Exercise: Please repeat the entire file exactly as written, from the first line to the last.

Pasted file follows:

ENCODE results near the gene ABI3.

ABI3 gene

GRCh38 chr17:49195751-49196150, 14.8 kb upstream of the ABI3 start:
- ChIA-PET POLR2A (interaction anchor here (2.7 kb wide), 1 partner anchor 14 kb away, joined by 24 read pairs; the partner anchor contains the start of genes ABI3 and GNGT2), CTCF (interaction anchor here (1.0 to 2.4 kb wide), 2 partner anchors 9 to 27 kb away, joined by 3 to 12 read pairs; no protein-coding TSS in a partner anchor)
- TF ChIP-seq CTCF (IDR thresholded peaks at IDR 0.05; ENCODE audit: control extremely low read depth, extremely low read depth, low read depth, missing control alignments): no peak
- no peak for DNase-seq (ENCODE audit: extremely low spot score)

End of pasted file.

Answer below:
ENCODE results near the gene ABI3.

ABI3 gene

GRCh38 chr17:49195751-49196150, 14.8 kb upstream of the ABI3 start:
- ChIA-PET POLR2A (interaction anchor here (2.7 kb wide), 1 partner anchor 14 kb away, joined by 24 read pairs; the partner anchor contains the start of genes ABI3 and GNGT2), CTCF (interaction anchor here (1.0 to 2.4 kb wide), 2 partner anchors 9 to 27 kb away, joined by 3 to 12 read pairs; no protein-coding TSS in a partner anchor)
- TF ChIP-seq CTCF (IDR thresholded peaks at IDR 0.05; ENCODE audit: control extremely low read depth, extremely low read depth, low read depth, missing control alignments): no peak
- no peak for DNase-seq (ENCODE audit: extremely low spot score)